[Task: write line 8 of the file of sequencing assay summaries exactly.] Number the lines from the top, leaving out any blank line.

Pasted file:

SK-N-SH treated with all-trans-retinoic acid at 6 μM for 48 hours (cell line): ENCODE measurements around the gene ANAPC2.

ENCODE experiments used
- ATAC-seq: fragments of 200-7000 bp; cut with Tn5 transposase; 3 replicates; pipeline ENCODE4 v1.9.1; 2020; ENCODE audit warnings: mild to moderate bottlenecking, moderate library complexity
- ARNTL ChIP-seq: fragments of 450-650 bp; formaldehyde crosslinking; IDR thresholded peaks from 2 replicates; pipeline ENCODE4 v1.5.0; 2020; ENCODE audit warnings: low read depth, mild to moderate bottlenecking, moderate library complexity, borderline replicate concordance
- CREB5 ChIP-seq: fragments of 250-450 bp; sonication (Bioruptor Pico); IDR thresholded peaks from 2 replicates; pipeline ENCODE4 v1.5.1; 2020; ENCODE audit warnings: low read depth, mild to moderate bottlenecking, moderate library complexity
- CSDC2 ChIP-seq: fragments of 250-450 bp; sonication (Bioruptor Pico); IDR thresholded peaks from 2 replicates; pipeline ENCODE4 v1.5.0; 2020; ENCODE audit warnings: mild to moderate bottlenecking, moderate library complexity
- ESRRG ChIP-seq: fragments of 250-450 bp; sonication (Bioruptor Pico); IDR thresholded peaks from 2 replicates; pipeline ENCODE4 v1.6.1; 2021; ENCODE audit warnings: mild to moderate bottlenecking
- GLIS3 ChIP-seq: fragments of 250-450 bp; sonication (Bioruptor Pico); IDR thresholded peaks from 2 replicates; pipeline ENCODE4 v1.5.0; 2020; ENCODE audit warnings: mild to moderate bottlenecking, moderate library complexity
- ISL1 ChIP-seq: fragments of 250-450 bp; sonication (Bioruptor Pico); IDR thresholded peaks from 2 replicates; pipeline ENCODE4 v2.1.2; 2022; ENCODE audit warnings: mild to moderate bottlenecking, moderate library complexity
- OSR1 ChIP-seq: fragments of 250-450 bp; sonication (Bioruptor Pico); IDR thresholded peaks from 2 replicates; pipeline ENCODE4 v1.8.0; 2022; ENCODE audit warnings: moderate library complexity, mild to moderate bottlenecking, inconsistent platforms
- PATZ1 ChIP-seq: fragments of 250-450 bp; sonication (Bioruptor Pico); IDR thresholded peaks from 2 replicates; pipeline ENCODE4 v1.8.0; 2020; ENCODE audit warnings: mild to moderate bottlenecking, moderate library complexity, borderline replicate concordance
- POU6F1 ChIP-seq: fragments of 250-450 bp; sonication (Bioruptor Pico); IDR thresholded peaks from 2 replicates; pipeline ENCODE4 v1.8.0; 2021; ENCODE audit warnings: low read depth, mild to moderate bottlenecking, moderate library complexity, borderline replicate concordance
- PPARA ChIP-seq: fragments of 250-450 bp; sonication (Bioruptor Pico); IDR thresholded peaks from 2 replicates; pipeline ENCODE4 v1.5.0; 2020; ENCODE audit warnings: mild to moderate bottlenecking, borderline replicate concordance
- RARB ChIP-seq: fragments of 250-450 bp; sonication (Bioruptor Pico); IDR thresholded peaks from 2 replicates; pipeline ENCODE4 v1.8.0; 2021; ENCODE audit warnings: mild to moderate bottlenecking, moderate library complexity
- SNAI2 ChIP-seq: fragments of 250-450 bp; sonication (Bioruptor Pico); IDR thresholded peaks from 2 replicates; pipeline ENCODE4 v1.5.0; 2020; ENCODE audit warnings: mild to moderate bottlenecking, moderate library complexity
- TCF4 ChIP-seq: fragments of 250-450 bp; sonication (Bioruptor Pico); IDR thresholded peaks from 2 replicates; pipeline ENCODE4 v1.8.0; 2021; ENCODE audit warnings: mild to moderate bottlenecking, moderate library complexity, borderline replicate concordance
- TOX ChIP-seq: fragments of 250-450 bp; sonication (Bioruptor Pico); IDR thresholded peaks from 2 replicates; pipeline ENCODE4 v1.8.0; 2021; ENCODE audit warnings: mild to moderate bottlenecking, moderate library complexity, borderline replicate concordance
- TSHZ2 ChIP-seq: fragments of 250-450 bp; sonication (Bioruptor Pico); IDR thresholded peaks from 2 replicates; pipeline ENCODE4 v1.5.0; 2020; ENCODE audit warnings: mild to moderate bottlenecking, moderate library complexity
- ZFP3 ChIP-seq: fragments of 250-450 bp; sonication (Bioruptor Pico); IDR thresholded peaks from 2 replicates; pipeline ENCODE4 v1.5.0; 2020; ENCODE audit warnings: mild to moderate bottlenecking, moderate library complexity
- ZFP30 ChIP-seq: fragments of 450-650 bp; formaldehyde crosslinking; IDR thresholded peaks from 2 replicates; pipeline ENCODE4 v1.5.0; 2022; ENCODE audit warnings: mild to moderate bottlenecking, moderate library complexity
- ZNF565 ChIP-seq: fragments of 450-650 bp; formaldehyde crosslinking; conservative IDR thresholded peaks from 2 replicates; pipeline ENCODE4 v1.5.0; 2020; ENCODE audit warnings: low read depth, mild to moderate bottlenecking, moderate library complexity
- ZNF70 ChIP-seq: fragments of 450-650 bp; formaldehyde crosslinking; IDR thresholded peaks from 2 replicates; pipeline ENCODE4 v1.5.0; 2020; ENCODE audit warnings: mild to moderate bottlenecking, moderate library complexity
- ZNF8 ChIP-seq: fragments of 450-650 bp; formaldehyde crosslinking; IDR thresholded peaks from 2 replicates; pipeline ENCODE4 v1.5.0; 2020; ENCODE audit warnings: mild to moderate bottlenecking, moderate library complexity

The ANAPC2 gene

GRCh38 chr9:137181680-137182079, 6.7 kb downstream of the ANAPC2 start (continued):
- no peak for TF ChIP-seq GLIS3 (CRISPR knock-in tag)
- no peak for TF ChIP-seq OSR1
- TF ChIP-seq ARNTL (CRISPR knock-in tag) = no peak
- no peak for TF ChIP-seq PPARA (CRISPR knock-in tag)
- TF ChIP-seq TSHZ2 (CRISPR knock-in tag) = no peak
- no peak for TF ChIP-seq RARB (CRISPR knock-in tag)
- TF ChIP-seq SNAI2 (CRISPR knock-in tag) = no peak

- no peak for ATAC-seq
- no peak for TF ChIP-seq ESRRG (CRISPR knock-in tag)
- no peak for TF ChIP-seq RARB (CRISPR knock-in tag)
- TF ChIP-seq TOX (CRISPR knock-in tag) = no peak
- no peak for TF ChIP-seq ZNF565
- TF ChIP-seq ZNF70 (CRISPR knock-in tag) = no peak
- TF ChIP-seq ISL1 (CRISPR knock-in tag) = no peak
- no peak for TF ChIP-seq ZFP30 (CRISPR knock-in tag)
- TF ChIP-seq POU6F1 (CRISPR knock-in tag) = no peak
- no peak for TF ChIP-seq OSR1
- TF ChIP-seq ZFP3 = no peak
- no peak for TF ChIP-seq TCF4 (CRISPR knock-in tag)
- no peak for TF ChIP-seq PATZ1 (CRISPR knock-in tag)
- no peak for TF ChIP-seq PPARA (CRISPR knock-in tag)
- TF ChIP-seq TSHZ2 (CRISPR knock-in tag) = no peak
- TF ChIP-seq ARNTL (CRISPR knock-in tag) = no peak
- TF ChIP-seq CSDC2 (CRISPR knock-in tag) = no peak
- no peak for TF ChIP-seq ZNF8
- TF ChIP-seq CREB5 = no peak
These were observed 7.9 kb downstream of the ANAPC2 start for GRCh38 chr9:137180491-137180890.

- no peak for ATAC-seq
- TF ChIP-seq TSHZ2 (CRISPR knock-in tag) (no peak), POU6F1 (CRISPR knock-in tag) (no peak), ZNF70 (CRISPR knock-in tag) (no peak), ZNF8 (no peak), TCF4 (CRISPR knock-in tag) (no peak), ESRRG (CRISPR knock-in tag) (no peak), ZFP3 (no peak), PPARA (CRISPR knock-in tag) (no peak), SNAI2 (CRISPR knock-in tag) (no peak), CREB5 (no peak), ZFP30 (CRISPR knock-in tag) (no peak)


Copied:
- GLIS3 ChIP-seq: fragments of 250-450 bp; sonication (Bioruptor Pico); IDR thresholded peaks from 2 replicates; pipeline ENCODE4 v1.5.0; 2020; ENCODE audit warnings: mild to moderate bottlenecking, moderate library complexity